I’m equal parts amused and surprised by some of the reaction I’ve seen to the Oilers Entertainment Group attaching health and safety requirements – proof of COVID vaccinations or a negative COVID test — to attending Edmonton Oilers games at Rogers Place.
Some of the obligatory outrage at the Oilers’ decision to insist on putting in place safety measures after polling their season ticket base is right here on this website, while there’s plenty more of it to be found on social media and in the news cycle. While it appears at first glance that the majority of people feel the trend of requiring COVID measures is a necessary step, as usual, there’s a very vocal minority speaking out against it, as is their right.
A comment that caught my attention came via CityNews by somebody named Greg Steele, who claims he’s been an Oilers’ season ticket holder since 1983. Steele says the OEG’s decision to put in place COVID conditions, as other pro teams are doing, has prompted him to do what the Decade of Darkness didn’t – turn in his tickets. He’s done. That item is here.
Steele has every right not to spend one thin dime on the Oilers, although I found the way he worded the reasoning behind his decision humorous. “If you’re asking me for my double vaccine requirement, can you ask someone if they got their STI test? Like how far is this going to go? It’s nobody’s business, especially not the government’s, if I’ve been vaccinated or not.”
I said, pardon? I can’t think of a situation where a vaccination record or a test result for a sexually transmitted infection would have anything to do with being able to attend a hockey game. It does, however, conjure up visions of one or two of the trades Peter Chiarelli made here, but I digress . . .
THE WAY I SEE IT
In any case, I don’t see a reasonable comparison between an STI test and the requirement fans provide proof of vaccination or a negative COVID test result starting September 28. Likewise, I don’t buy the argument putting such regulations in place is an unreasonable infringement on our personal rights, given what we know and the fourth wave we’re seeing.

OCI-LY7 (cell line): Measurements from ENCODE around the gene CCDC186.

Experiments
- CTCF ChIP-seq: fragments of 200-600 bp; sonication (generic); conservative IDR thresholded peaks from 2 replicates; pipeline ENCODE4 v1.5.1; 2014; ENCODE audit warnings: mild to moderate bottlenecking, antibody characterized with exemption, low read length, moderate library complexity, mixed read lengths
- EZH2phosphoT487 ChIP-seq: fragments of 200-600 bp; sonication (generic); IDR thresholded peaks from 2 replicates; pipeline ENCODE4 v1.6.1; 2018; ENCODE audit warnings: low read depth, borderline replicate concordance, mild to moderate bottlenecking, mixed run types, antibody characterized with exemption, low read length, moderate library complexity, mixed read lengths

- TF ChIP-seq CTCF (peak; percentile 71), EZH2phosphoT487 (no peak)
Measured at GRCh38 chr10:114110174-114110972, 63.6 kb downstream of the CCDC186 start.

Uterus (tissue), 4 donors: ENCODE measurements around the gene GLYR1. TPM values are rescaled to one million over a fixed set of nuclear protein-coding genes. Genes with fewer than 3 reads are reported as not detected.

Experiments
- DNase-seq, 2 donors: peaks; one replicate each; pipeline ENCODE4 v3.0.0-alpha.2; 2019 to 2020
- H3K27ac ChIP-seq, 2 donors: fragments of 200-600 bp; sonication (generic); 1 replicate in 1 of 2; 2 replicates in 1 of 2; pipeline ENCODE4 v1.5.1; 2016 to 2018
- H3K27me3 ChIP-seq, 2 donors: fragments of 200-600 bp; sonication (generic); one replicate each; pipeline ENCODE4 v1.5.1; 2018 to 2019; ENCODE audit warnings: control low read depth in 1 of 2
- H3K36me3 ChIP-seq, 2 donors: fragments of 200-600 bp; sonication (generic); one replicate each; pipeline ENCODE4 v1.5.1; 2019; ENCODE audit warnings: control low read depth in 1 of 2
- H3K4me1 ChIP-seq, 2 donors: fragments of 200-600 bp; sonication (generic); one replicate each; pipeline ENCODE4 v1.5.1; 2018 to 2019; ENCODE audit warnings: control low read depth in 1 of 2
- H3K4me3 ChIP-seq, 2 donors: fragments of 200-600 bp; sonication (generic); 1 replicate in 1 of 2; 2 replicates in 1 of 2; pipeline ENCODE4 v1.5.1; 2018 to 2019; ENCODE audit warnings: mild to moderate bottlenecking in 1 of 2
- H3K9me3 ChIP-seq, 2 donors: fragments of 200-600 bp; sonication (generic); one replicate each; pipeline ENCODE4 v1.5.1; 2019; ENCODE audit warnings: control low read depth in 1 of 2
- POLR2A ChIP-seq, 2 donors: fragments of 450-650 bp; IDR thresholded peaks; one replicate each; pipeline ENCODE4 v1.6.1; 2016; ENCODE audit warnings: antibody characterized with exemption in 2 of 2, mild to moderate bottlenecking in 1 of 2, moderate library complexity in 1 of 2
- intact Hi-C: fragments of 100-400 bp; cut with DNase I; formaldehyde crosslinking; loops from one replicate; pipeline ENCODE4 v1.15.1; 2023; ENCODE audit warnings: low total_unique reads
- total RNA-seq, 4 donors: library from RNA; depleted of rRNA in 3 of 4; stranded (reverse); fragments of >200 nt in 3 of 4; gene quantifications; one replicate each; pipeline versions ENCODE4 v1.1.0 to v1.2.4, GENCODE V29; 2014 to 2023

The key word here is “unreasonable.” Look, I can argue that existing seat belt laws are an infringement on my right to freely move around the inside of the vehicle I’m travelling in – especially during a collision – but is that infringement unreasonable when data shows being strapped in reduces death and/or injury?
Speed limits are an infringement on my right to drive as fast as I want or as fast as my car can go, but are they unreasonable? I could give plenty of other examples but it probably isn’t worth the time because if you’re dead set against vaccinations or proof of testing for attending Oiler games or other events, I’m not going to change your mind. I don’t feel compelled to.
The majority of Albertans have made the decision to be vaccinated for COVID based on the best information doctors can provide and the science we have. That doesn’t mean you have to do the same, even if medical professionals and most people around you think it’s a good idea. The bottom line is nobody has a right to stick a needle in your arm against your will.
Let’s not get that confused, though, with having the right to walk through the doors at Rogers Place to attend an Oilers game on your terms no matter what — especially in the face of another wave of COVID. The determination has been made that vaccination proof or a negative test are reasonable requirements. You don’t have to accept it. You don’t have to comply. You have the right to spend your money elsewhere, to stay home.